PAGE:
FBI probes possible News Corp. hacking in US
The FBI said Thursday it was probing to see whether the phone-hacking firestorm at Rupert Murdoch's media empire has reached US shores.
US lawmakers have been calling for days for formal probes, including an FBI investigation, to look into whether News Corp. employees targeted the phone records of September 11 victims, as allegedly happened in Britain.
"We are aware of the allegations and we are looking into it," a spokeswoman from the FBI's New York office told AFP.
The FBI and the Justice Department refused to describe their inquiries as a formal investigation.
"The department does not comment specifically on investigations, though anytime we see evidence of wrongdoing, we take appropriate action," a Justice Department spokeswoman said.
House Homeland Security Committee Chairman Peter King, a Republican, had sent a letter to Federal Bureau of Investigation Director Robert Mueller urging him to look into the matter.
"The 9/11 families have suffered egregiously, but unfortunately they remain vulnerable against such unjustifiable parasitic strains. We can spare no effort or expense in continuing our support for them," he said.
Democratic Senators Jay Rockefeller and Barbara Boxer also urged Attorney General Eric Holder and Mary Schapiro, chief of the Wall Street watchdog Securities and Exchange Commission, to see if US laws had been broken.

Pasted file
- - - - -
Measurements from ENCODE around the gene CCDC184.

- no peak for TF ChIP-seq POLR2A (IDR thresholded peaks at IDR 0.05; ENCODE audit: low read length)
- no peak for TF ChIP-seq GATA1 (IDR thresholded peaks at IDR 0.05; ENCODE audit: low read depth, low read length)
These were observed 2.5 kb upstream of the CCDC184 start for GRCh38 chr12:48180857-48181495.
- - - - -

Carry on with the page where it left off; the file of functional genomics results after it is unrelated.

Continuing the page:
"The reported allegations against News Corporation are very serious, indicate a pattern of illegal activity, and involve thousands of potential victims," the lawmakers said in a letter to Holder and Schapiro.
"It is important to ensure that no United States laws were broken and no United States citizens were victimized," the senators said.
They also pointed to charges that employees of Murdoch's News Corp. -- a US-based firm -- had bribed British police as part of the hacking scandal, saying that could violate a US law, the Foreign Corrupt Practices Act.
After decades as Britain's political kingmaker, Murdoch has seen his empire threatened by a wave of public outrage over the hacking of voicemails belonging to people including a murdered girl and the families of dead troops.
In the United States, Murdoch's Fox News Channel is seen by many Democrats as a tool of their Republican rivals, while the network denies any bias.
© 2011 AFP